I still miss Men in Trees but I am glad that Anne Heche is back on TV. This past Sunday the NY Times Magazine did a profile of Anne Heche who is appearing in the show Hung and the upcoming movie Spread. I thought Heche came off great in the piece. Way more normal and thoughtful that I expected.
It was interesting to note that she lost out on her potential to become a “leading lady” after she fell in love with Ellen DeGeneres. I love how Hollywood is so progressive but would quickly throw anyone under the bus who doesn’t conform to the “norm.” I bet it was even a bunch of gay guys who wouldn’t hire her.
The romance actually destroyed her prospects as a leading lady; the deal for “Six Days, Seven Nights” was the last one made as the affair became public, and no more were offered.
But the quote that has everyone freaking out is from the executive producer and co-creator of Hung Colette Burson where she stated:
“We auditioned a lot of people,” says Colette Burson, the co-creator of “Hung.” “It is incredibly difficult to find beautiful, talented, funny women over 35.”
Burson seems to have pissed a lot of people off with the remark. Having had recently interviewed her I couldn’t believe she said that and sure enough last night I I got an email from her looking to set the record straight.
Here’s what Burson had to say about the situation (by phone):
I do think it’s always hard to find pretty and funny. It’s a difficult combo and it’s something that’s talked about in Hollywood. Blonde and funny. And that is definitely true with Anne. She’s very funny and real and she’s blonde and she’s pretty. And this role happens to be for a beauty queen who needed to have serious emotional acting chops and at the same time was funny.
In terms of the quote: it is such a shame that I was either too tired to express myself correctly on the issue or part of my quote was left out because it is something that I think about a lot and I actually consider myself a warrior on front lines of this issue. It’s something I am actively involved in on a daily basis in a way that most people are not. Nevertheless I do think that the part that I would have added or the part I hope I did add was that it is difficult to find an actress over 35 or over 40 who is funny and talented and is still working and has not quit the business (emphasis mine).
And by difficult I mean harder than you think. There are not hundreds of people who show up for the auditions because you need someone who has been working, and you need someone whose agent sends them. In my personal experience I know five actresses off the top of my head if not 10 who are around the age of 40 who no longer go on auditions anymore because they are too fucking bummed out by how few roles there are.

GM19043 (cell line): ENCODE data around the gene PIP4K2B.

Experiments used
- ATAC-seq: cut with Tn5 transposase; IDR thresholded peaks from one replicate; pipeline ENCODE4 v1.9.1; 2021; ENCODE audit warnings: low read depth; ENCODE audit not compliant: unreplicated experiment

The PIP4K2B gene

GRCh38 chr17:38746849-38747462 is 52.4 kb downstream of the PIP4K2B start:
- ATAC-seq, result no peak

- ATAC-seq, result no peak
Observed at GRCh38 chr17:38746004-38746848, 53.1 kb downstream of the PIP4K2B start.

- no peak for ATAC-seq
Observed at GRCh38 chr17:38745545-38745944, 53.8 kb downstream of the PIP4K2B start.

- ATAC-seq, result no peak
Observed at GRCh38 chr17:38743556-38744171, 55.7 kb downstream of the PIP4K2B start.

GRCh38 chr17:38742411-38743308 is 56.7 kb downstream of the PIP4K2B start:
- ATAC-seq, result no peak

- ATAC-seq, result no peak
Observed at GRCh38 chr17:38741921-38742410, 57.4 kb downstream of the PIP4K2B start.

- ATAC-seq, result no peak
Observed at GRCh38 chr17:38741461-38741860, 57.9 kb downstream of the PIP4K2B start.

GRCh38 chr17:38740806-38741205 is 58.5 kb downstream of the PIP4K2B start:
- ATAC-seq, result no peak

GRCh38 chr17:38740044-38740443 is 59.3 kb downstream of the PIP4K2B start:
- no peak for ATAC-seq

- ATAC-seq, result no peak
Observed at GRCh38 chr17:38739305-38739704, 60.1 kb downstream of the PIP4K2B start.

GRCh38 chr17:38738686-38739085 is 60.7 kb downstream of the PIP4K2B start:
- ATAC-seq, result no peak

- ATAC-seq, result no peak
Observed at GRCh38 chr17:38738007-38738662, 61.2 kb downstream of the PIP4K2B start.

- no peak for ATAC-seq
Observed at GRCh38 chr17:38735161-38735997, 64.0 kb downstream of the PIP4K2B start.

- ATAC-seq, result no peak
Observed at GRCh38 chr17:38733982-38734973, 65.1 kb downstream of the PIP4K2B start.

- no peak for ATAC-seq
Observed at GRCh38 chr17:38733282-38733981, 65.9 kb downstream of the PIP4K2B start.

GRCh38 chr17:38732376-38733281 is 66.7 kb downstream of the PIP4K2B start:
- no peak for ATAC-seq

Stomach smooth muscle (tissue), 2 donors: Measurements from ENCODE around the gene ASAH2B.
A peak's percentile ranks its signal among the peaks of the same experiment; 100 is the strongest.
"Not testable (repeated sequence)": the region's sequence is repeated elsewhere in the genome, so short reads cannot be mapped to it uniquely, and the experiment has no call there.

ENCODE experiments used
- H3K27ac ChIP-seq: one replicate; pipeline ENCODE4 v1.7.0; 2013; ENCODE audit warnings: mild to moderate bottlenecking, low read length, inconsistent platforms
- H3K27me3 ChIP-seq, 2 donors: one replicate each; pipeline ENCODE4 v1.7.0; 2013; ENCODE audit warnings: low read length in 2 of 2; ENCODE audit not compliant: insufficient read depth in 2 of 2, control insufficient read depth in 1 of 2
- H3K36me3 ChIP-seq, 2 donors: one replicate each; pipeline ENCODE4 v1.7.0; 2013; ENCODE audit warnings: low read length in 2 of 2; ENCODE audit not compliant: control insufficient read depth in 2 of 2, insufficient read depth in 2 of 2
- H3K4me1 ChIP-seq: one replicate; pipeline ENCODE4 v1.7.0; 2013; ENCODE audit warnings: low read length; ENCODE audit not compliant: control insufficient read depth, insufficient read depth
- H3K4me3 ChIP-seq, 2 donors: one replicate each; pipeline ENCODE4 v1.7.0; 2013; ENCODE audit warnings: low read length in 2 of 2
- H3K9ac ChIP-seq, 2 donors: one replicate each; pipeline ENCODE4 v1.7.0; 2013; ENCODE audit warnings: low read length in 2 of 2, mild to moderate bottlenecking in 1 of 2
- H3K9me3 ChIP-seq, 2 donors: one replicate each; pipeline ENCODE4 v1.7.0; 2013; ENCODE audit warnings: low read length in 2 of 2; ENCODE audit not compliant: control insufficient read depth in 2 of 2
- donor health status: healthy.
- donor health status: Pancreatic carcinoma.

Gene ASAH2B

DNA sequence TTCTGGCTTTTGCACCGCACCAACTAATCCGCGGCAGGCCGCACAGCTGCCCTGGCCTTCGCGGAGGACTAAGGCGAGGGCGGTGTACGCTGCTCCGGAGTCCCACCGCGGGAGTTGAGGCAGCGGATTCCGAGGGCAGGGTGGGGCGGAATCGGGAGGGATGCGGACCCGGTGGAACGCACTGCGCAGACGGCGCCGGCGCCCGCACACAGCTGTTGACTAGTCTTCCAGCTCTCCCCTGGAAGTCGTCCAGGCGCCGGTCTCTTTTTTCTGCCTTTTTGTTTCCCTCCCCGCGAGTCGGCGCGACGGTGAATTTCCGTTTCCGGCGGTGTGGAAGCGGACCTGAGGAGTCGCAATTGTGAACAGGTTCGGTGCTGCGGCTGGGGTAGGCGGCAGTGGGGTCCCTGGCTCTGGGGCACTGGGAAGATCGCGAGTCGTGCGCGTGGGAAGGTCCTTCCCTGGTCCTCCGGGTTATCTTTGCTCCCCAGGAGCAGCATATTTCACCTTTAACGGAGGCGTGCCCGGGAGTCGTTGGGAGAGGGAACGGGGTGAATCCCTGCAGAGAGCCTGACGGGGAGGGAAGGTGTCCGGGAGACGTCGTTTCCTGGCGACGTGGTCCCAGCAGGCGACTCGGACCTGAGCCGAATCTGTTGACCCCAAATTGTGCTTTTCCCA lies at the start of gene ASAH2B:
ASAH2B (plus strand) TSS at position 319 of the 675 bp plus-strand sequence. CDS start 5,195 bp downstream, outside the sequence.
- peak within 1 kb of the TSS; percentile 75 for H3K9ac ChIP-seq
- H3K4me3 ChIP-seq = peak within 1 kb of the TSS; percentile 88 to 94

Just to illustrate: Dmitry (Lipkin her husband and co-creator of Hung) and I went into CAA and we were talking about all the different roles and I said what we are really going to be looking for is an actress around age 40 who is talented and funny and yet can really act. They seemed to not want to address my question so I brought it up again and they said what about x? (a well known 45 year old film actress) I said no, we don’t want to cast celebrities. We want to cast real women and this is a rare opportunity. We don’t want you to send us your beautiful starlets. Send us real women with real bodies who can act and who can be comedic. And he looked sort of sheepish and said I’m really ashamed to tell you we don’t have anyone like that on our list.
I said you mean to tell me that you this huge agency can’t send us a woman who is 40 and they said no. And he said I know it’s horrible but it’s the state of the business that they really aren’t a lot of roles for them.
It’s such a bummer. When you cast a role, casting agents will send you who has been working. My friends who haven’t had a job in five years who quit because it was such a fucking bummer they are not sent out because they don’t have managers anymore. They are not in the game anymore and it’s not because they aren’t talented. Of course they’re talented.
So what I am saying is that it’s hard and the situation is more complex than you would think. Because we are one of the few shows that frequently has these types of roles open…like the role of Tanya. How often does that type of role occur? Jane Adams is this gem and people say why don’t we see her working more? And the answer is because there haven’t been that many roles for her. We actually wrote a role for a failed poet who is over 40 and she is not ms fabulous. She doesn’t wear clothes from Neiman Marcus or Fred Segal.
So I hope the message will get out there. Maybe I was tired, maybe I was a dumb ass but I feel so passionately about the issue. But that aside our actions on a daily basis is that we fight this issue. We conceive of characters that are women over 35 of all body types. We debate them and we fill them out in the writers room. So please forgive me for the asinine quote but look at what we are actually doing because we passionately care about this issue.
Do you think that clarifies the issue?
Here’s another interesting tidbit. The first couple of episodes were written before Heche was hired. So as of this week they started writing for Anne. Burson was effusive in her compliments about Heche.
As it (the season) continues we begin to write to her more frequently because she hits it out of the park with whatever she gets.
Anne Heche is Playing it Normal Now (NY Times)